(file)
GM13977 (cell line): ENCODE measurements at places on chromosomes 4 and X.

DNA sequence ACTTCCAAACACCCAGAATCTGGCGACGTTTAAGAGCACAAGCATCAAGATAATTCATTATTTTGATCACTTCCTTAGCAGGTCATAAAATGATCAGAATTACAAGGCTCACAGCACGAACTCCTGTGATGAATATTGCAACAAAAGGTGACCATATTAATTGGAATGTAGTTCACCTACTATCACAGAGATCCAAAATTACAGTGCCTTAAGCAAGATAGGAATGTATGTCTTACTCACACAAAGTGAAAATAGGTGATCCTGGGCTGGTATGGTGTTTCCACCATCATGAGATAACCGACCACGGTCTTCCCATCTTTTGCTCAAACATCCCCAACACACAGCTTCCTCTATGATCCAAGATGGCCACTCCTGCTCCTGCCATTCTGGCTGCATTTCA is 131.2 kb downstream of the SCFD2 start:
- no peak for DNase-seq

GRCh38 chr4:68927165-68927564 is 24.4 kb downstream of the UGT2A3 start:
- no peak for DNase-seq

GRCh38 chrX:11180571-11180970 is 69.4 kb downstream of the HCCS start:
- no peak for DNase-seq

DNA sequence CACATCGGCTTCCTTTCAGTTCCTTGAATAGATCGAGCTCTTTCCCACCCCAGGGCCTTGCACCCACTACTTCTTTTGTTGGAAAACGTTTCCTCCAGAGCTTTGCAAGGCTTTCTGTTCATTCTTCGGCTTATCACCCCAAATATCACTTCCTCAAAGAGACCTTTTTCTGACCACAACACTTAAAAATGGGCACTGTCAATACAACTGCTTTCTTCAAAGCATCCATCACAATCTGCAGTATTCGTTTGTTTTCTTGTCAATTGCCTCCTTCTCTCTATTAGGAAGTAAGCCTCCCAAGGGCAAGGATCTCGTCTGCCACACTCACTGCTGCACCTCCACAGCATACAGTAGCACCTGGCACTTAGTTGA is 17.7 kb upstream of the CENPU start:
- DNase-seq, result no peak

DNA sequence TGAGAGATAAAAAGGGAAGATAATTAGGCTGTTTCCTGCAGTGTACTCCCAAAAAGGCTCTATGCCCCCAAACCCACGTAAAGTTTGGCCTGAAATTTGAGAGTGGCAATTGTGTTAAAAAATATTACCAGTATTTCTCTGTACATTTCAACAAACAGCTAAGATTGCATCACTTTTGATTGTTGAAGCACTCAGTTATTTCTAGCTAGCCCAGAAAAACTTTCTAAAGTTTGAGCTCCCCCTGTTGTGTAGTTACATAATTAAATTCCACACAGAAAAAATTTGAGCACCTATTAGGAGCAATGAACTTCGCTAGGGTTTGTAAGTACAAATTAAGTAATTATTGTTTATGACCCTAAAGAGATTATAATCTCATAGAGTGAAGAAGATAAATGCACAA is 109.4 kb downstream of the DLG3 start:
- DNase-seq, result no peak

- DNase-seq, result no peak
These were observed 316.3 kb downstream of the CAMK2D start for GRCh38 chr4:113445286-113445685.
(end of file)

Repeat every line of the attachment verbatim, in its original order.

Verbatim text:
GM13977 (cell line): ENCODE measurements at places on chromosomes 4 and X.

DNA sequence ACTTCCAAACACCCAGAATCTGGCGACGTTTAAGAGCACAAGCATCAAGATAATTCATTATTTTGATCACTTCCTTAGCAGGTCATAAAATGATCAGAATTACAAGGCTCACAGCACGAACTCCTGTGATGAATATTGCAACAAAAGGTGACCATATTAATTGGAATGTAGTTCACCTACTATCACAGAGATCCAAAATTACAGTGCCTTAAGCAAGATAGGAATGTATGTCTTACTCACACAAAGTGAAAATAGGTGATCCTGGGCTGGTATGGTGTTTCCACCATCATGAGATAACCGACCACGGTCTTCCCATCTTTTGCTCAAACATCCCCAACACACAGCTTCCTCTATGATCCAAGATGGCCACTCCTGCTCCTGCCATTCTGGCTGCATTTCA is 131.2 kb downstream of the SCFD2 start:
- no peak for DNase-seq

GRCh38 chr4:68927165-68927564 is 24.4 kb downstream of the UGT2A3 start:
- no peak for DNase-seq

GRCh38 chrX:11180571-11180970 is 69.4 kb downstream of the HCCS start:
- no peak for DNase-seq

DNA sequence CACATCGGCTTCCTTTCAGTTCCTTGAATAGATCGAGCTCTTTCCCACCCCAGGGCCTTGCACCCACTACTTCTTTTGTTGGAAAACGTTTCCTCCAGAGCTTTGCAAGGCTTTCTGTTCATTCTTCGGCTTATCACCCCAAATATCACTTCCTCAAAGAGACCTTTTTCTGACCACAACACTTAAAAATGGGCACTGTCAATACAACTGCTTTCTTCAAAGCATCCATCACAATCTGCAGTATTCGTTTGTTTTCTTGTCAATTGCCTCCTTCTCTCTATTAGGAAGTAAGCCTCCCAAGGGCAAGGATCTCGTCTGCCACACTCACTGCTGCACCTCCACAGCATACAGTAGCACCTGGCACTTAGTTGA is 17.7 kb upstream of the CENPU start:
- DNase-seq, result no peak

DNA sequence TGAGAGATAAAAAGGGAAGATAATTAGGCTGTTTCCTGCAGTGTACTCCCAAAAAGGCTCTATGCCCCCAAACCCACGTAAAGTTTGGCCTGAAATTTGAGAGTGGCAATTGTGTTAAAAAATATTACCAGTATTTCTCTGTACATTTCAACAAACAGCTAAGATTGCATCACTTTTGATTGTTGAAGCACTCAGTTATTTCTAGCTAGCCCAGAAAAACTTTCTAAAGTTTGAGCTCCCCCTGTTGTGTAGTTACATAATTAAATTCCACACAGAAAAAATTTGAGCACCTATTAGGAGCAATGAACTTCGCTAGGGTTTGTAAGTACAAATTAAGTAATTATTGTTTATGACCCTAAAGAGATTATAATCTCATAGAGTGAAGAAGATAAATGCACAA is 109.4 kb downstream of the DLG3 start:
- DNase-seq, result no peak

- DNase-seq, result no peak
These were observed 316.3 kb downstream of the CAMK2D start for GRCh38 chr4:113445286-113445685.